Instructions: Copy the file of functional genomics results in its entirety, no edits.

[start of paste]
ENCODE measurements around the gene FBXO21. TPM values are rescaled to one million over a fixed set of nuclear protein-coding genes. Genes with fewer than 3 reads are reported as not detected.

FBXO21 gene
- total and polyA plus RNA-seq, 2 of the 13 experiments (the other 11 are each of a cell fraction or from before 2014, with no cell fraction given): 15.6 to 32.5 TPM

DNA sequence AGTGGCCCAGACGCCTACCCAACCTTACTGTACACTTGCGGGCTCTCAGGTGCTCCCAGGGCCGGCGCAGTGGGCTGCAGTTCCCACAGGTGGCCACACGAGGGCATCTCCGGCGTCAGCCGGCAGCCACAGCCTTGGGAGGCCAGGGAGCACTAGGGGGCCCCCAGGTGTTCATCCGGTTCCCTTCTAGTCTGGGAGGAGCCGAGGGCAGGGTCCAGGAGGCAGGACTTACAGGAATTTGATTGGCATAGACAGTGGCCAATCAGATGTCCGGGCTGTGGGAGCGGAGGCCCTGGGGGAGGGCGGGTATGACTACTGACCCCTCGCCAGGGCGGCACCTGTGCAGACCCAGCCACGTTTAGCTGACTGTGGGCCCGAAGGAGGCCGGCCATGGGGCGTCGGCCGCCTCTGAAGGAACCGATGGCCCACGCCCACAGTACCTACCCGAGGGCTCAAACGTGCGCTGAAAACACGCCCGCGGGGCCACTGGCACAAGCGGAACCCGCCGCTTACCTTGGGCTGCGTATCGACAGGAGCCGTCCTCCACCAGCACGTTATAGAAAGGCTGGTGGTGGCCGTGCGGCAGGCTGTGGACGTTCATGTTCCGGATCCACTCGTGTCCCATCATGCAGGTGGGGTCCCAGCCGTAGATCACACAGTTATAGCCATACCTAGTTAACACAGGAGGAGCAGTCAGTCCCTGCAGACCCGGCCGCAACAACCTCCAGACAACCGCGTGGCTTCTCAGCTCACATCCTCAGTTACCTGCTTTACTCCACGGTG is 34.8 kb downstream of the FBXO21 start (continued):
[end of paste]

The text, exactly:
ENCODE measurements around the gene FBXO21. TPM values are rescaled to one million over a fixed set of nuclear protein-coding genes. Genes with fewer than 3 reads are reported as not detected.

FBXO21 gene
- total and polyA plus RNA-seq, 2 of the 13 experiments (the other 11 are each of a cell fraction or from before 2014, with no cell fraction given): 15.6 to 32.5 TPM

DNA sequence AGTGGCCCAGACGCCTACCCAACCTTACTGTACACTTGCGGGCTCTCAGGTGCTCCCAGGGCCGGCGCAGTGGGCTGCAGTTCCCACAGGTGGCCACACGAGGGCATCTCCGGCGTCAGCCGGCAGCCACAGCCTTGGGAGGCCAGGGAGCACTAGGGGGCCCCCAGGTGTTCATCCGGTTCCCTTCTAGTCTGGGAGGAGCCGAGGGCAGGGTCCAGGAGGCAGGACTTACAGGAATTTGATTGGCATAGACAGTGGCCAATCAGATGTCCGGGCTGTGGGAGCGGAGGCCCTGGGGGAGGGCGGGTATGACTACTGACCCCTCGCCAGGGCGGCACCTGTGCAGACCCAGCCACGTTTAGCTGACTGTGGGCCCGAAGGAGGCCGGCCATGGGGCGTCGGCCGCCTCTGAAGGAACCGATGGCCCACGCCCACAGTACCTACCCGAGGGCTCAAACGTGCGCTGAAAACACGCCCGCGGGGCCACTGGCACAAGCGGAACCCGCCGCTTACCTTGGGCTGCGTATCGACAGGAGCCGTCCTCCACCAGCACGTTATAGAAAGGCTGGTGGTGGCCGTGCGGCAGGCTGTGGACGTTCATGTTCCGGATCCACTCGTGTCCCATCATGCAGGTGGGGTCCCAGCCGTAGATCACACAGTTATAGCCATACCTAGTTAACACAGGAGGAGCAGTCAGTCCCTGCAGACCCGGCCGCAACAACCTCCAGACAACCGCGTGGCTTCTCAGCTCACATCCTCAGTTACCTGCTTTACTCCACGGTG is 34.8 kb downstream of the FBXO21 start (continued):